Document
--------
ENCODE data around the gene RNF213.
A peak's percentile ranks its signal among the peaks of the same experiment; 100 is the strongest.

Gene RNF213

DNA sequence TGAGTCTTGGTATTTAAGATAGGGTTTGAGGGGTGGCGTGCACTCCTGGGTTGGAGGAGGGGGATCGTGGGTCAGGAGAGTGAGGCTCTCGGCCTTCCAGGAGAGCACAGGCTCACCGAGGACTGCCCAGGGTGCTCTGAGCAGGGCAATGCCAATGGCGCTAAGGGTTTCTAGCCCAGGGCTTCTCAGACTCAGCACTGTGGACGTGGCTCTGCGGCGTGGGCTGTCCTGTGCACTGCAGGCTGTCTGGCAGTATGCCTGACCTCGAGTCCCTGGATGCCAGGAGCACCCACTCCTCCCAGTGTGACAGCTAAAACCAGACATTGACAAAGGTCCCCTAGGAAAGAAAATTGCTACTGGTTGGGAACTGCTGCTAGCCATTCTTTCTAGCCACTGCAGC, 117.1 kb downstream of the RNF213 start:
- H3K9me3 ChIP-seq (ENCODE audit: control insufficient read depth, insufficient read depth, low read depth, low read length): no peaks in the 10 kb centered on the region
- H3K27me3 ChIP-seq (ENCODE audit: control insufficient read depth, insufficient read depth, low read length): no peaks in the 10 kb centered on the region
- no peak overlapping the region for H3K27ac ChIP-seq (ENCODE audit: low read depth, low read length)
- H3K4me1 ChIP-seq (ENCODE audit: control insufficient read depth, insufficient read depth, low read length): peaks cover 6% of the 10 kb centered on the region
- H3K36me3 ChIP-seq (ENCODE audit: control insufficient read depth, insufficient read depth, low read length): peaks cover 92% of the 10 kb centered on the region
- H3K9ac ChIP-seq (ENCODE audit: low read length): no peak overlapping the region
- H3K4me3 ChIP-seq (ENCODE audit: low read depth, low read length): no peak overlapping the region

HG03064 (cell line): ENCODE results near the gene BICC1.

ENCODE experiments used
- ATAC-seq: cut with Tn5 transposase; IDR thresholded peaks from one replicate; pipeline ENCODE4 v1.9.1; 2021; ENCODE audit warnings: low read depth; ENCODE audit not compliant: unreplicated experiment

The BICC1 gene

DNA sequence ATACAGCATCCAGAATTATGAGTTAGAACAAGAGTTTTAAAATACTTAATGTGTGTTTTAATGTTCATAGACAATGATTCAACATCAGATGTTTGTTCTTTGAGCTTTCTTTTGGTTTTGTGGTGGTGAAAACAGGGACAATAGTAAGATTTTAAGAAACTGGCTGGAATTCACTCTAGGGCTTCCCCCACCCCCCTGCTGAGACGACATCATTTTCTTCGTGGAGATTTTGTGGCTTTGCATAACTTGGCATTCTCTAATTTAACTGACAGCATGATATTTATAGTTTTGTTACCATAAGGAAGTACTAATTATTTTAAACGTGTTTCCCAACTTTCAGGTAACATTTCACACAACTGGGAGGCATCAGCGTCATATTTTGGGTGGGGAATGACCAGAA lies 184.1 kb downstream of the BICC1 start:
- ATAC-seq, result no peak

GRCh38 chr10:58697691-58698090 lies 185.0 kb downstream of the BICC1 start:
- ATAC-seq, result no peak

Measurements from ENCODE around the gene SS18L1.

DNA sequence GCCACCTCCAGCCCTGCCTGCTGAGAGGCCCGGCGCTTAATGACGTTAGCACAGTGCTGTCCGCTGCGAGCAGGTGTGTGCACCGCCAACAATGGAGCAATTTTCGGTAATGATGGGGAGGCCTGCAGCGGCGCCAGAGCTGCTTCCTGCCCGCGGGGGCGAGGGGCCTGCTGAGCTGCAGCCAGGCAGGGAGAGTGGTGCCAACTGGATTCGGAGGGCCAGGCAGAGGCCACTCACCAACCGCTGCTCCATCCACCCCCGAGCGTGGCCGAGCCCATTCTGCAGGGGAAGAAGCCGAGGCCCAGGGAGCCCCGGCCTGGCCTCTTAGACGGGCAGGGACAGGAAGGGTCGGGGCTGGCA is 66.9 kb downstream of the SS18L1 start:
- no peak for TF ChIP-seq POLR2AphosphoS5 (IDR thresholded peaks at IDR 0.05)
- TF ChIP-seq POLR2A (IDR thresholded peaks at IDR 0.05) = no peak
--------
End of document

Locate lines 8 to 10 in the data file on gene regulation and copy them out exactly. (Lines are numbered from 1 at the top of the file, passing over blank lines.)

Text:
- H3K4me1 ChIP-seq (ENCODE audit: control insufficient read depth, insufficient read depth, low read length): peaks cover 6% of the 10 kb centered on the region
- H3K36me3 ChIP-seq (ENCODE audit: control insufficient read depth, insufficient read depth, low read length): peaks cover 92% of the 10 kb centered on the region
- H3K9ac ChIP-seq (ENCODE audit: low read length): no peak overlapping the region